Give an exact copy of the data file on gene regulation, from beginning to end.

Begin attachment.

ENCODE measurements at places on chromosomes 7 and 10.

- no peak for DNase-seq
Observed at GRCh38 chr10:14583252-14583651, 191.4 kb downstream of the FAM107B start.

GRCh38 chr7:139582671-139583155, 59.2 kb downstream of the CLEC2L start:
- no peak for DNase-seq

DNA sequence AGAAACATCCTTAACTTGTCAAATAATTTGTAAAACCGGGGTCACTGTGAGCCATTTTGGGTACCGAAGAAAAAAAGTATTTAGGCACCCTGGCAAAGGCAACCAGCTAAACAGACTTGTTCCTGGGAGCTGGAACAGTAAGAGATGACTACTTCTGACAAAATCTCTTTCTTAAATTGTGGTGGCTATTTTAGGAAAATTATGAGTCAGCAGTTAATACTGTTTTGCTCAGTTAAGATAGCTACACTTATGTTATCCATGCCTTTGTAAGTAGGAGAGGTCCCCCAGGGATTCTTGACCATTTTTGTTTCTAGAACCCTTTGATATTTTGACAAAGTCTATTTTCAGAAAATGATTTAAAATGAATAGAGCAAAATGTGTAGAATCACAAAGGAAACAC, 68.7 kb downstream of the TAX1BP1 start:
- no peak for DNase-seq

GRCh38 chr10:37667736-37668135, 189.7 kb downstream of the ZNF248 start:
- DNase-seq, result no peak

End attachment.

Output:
ENCODE measurements at places on chromosomes 7 and 10.

- no peak for DNase-seq
Observed at GRCh38 chr10:14583252-14583651, 191.4 kb downstream of the FAM107B start.

GRCh38 chr7:139582671-139583155, 59.2 kb downstream of the CLEC2L start:
- no peak for DNase-seq

DNA sequence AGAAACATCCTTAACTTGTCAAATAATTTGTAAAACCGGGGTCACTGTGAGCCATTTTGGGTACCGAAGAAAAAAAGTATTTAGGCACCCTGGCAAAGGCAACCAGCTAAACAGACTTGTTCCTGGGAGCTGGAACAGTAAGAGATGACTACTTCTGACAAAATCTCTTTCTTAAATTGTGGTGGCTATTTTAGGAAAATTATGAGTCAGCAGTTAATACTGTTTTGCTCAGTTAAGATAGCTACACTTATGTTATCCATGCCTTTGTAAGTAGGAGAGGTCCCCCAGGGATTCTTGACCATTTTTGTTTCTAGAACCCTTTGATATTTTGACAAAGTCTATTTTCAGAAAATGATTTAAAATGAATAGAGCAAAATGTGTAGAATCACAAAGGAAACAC, 68.7 kb downstream of the TAX1BP1 start:
- no peak for DNase-seq

GRCh38 chr10:37667736-37668135, 189.7 kb downstream of the ZNF248 start:
- DNase-seq, result no peak